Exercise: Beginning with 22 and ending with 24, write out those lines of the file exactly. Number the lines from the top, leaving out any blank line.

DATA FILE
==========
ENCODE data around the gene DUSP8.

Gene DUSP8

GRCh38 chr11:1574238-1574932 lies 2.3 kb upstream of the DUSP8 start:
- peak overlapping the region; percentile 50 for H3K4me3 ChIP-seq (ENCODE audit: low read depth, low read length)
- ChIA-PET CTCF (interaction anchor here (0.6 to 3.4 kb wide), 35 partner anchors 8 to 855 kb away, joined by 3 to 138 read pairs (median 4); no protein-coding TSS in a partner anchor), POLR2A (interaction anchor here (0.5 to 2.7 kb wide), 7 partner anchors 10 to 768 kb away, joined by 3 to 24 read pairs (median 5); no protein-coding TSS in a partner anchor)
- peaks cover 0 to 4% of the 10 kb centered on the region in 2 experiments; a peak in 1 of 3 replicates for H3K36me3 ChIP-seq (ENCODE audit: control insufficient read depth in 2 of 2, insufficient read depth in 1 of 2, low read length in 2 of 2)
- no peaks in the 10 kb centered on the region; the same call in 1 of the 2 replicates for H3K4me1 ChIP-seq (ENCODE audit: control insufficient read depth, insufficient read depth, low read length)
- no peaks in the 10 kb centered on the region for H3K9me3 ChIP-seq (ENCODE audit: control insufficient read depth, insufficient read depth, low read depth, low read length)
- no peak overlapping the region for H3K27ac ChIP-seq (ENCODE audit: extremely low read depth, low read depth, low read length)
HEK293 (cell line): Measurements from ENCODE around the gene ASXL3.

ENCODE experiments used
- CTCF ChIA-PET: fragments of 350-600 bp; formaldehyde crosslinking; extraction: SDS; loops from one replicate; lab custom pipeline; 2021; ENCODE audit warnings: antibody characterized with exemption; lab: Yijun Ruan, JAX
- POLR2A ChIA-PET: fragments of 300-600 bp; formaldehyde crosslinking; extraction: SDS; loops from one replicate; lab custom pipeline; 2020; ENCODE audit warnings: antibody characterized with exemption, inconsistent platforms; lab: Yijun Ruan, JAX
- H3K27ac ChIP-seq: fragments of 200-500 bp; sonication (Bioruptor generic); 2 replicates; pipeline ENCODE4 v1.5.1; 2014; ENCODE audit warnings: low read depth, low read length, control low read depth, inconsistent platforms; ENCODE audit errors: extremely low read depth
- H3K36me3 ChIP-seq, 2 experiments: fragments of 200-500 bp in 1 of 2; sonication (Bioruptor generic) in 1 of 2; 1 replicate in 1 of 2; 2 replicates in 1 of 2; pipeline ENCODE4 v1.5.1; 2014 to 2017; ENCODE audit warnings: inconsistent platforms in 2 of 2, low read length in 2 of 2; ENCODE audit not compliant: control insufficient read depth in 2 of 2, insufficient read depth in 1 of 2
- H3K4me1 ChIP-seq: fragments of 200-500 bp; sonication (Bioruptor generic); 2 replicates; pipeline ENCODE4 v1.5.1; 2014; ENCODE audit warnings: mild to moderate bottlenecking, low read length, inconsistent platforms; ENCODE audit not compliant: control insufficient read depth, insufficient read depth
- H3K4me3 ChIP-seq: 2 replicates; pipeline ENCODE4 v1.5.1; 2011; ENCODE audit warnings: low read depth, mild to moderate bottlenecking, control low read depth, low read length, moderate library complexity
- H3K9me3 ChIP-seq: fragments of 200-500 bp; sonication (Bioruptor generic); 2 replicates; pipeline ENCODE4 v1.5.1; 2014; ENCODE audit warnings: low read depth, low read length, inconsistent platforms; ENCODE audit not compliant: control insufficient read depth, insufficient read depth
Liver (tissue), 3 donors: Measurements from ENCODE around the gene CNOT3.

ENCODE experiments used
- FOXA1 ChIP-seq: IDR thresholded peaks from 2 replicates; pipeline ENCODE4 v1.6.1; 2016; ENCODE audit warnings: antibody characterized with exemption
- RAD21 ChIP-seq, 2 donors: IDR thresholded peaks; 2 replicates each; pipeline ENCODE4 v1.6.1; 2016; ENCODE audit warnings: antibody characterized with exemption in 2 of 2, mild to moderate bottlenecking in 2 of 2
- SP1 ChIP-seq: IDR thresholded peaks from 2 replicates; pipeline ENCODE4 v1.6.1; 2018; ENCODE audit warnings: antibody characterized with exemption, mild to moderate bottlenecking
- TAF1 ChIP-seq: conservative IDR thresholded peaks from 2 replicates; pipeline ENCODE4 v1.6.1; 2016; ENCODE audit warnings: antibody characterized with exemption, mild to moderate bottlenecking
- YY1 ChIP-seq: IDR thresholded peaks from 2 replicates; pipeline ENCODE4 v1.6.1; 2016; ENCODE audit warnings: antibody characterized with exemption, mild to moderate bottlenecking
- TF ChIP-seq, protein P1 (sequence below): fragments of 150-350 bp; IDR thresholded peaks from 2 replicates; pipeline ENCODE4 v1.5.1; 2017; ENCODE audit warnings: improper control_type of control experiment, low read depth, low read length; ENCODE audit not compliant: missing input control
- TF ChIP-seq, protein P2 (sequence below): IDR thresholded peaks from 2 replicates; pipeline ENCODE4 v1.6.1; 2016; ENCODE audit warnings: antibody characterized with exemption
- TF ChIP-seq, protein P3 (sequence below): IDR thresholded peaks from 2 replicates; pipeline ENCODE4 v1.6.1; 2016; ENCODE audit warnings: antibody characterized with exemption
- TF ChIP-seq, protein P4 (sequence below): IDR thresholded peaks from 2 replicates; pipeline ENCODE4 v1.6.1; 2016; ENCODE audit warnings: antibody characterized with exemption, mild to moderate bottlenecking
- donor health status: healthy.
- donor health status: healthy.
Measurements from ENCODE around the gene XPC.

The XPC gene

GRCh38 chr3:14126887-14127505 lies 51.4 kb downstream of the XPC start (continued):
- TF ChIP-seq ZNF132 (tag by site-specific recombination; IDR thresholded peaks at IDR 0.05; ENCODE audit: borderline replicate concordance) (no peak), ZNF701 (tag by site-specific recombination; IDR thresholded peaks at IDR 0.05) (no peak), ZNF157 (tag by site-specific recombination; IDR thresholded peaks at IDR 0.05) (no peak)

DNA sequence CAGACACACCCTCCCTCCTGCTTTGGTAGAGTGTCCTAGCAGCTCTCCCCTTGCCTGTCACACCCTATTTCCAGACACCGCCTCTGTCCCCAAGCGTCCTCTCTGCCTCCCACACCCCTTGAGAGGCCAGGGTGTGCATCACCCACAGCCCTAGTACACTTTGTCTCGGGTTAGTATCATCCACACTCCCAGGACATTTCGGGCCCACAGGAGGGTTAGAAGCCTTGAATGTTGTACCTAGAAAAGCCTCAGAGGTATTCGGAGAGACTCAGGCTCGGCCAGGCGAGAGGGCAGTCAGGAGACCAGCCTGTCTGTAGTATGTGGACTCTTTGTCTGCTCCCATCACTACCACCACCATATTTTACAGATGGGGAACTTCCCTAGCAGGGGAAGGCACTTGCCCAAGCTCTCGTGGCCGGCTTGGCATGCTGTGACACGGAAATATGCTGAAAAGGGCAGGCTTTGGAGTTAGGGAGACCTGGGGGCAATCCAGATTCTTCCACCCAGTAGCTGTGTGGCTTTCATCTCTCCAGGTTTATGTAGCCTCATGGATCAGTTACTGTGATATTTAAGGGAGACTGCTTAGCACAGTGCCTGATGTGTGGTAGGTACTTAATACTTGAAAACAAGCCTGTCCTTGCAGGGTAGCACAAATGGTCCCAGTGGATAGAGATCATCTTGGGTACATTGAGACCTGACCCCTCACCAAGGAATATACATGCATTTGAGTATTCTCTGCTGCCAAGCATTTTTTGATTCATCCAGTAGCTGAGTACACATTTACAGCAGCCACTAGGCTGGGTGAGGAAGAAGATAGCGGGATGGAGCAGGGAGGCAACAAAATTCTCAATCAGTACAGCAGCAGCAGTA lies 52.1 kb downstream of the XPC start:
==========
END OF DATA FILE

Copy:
- RAD21 ChIP-seq, 2 donors: IDR thresholded peaks; 2 replicates each; pipeline ENCODE4 v1.6.1; 2016; ENCODE audit warnings: antibody characterized with exemption in 2 of 2, mild to moderate bottlenecking in 2 of 2
- SP1 ChIP-seq: IDR thresholded peaks from 2 replicates; pipeline ENCODE4 v1.6.1; 2018; ENCODE audit warnings: antibody characterized with exemption, mild to moderate bottlenecking
- TAF1 ChIP-seq: conservative IDR thresholded peaks from 2 replicates; pipeline ENCODE4 v1.6.1; 2016; ENCODE audit warnings: antibody characterized with exemption, mild to moderate bottlenecking